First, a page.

AWS Big Data Blog

Getting HBase Running on Amazon EMR and Connecting it to Amazon Kinesis

Wangechi Doble is an AWS Solutions Architect


Apache HBase is an open-source, column-oriented, distributed NoSQL database that runs on the Apache Hadoop framework. In the AWS Cloud, you can choose to deploy Apache HBase on Amazon Elastic Cloud Compute (Amazon EC2) and manage it yourself or leverage Apache HBase as a managed service on Amazon Elastic MapReduce (Amazon EMR).  Amazon EMR is a fully managed, hosted Hadoop framework on top of Amazon EC2. This post shows you how to launch an Apache HBase cluster on Amazon EMR using the AWS SDK for Java and how to extend the Amazon Kinesis Connector Library to stream data in real-time to HBase running on an Amazon EMR cluster.  Amazon Kinesis is a fully managed service for real-time processing of streaming big data.

Launching an Amazon EMR  Cluster with HBase

We will use the AWS SDK for Java in this post to launch an Amazon EMR cluster with HBase. To learn more about launching Apache HBase on Amazon EMR, see the documentation for installing HBase on an Amazon EMR Cluster section of the Amazon EMR documentation.

The Java code snippet below shows how to capture cluster configuration information using method chaining.

RunJobFlowRequest request = new RunJobFlowRequest()
   .withBootstrapActions(new BootstrapActionConfig()
           .withName("Install HBase")
           .withScriptBootstrapAction(new ScriptBootstrapActionConfig()
   .withName("Job Flow With HBAse Actions")
   .withSteps(new StepConfig() 
            //enable debugging step
           .withName("Enable debugging")
           .withHadoopJarStep(new StepFactory().newEnableDebuggingStep()),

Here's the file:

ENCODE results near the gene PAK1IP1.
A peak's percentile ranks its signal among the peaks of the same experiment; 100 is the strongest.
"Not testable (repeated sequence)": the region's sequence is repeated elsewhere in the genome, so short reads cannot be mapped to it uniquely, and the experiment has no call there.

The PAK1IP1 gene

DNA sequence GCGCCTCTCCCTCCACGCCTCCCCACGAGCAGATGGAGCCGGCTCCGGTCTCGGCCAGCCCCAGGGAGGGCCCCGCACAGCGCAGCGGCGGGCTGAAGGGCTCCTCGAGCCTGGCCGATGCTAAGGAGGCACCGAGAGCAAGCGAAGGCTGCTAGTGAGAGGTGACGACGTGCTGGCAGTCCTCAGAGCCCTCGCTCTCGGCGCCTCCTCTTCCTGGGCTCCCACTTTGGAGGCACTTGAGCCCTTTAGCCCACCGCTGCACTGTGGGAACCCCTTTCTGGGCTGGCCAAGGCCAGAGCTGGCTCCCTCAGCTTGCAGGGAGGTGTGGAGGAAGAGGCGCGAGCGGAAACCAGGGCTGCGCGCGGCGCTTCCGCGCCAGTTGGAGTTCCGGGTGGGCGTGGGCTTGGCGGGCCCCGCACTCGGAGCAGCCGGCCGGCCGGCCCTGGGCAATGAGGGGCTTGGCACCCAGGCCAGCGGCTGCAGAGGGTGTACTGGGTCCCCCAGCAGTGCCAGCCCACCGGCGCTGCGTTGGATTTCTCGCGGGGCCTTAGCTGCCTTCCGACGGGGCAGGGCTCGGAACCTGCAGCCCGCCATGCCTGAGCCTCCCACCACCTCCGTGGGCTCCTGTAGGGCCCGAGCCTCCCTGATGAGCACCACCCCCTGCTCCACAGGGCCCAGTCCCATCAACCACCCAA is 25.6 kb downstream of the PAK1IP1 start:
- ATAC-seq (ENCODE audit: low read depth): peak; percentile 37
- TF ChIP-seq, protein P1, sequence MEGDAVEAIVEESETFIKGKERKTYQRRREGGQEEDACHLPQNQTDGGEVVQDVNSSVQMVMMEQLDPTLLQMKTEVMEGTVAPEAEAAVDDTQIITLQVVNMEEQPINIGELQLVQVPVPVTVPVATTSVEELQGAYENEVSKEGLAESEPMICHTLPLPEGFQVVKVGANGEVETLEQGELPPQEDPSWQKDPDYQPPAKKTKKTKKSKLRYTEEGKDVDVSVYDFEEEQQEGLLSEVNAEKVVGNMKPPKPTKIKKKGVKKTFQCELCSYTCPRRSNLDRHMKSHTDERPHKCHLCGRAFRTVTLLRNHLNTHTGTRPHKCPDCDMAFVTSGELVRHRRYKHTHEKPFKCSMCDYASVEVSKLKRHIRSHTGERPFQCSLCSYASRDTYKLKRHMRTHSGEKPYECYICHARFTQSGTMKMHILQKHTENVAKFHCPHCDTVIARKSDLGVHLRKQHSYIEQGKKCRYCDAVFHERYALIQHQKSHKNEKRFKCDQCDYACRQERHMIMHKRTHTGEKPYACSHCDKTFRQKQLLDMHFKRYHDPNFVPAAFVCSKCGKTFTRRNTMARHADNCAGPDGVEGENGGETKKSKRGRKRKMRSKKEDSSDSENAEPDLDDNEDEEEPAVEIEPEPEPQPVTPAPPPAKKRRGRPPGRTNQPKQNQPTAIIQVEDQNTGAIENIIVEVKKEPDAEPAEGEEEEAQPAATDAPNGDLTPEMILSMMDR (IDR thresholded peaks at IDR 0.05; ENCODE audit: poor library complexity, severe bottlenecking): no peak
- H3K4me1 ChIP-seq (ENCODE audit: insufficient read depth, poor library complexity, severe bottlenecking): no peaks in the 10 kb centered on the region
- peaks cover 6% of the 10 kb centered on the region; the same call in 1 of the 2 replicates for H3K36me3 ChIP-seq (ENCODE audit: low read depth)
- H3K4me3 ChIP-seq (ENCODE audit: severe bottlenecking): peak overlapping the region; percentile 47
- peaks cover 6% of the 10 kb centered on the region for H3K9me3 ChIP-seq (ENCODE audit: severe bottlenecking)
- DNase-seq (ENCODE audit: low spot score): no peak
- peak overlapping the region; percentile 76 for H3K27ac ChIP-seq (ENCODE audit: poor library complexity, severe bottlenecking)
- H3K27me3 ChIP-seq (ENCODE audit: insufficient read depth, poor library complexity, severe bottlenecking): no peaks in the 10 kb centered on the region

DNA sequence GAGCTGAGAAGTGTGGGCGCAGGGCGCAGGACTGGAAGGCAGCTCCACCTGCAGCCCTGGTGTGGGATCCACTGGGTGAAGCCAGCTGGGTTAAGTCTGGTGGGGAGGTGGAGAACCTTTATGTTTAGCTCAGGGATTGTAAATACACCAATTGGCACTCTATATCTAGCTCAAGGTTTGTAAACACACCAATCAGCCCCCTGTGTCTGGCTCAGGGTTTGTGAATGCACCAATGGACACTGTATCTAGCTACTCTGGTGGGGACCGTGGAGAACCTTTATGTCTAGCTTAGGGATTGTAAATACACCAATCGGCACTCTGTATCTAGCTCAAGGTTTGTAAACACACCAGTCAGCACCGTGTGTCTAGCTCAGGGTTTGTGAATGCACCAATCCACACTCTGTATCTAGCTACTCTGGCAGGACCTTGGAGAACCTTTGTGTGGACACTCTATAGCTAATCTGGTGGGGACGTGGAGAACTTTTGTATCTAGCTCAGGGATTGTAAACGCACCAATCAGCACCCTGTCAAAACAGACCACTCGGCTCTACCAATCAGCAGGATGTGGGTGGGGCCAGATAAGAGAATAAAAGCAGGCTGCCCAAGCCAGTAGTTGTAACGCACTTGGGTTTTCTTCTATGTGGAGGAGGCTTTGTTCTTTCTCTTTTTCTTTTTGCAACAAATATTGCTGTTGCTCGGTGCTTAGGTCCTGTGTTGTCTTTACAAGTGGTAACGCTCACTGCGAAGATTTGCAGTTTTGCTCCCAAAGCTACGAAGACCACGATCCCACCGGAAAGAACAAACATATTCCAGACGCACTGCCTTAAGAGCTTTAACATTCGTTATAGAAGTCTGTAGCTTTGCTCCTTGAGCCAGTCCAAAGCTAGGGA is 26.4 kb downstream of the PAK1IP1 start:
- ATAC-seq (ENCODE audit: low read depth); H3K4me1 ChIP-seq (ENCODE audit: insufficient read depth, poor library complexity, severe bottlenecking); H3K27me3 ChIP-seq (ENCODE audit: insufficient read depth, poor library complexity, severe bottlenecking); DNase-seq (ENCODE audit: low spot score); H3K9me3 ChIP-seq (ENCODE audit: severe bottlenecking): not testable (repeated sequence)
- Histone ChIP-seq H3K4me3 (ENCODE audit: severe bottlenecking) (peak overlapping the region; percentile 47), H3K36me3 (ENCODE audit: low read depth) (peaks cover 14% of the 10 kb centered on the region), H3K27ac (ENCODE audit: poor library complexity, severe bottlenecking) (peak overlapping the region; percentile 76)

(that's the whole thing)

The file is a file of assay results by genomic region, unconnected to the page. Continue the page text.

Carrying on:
//Start HBase step – 
           createStepConfig("Start HBase",
           //add HBase backup step
           createStepConfig("Modify backup schedule",
           .withInstances(new JobFlowInstancesConfig()

The RunJobFlowRequest class acts as a container for all the configuration information that you need to create and run a new job flow. When you launch an Amazon EMR cluster, the AMI version that you select will determine your HBase and Hadoop versions. (Amazon EMR documentation explains more about HBase versions and Hadoop versions). For Hadoop 2 and recent versions of HBase, choose an AMI version 3.0 or newer. Although bootstrap actions are optional, in this example we define a bootstrap action to install HBase along with the location of the script needed to accomplish that task.

Next, we configure three steps on this cluster. The first step enables debugging on this cluster and we specify an Amazon S3 bucket to collect logs that the cluster generates. The second and third steps are specific to HBase itself. These steps specify parameters to launch HBase and configure a backup schedule. We do not install additional software on this cluster.  However, if you needed to install additional software like Ganglia to monitor your HBase cluster, for example, you would configure an additional step here.

We configure Amazon EC2 instance type information for this job flow in the final part of the code snippet. Here, we specify the total node count; master and slave nodes instance types along with an Amazon EC2 Key pair to connect to the master node using SSH. We also set the JobFlowInstancesConfig KeepJobFlowAliveWhenNoSteps parameter to TRUE so that the job flow transitions to the WAITING state rather than shutting down once the steps have completed.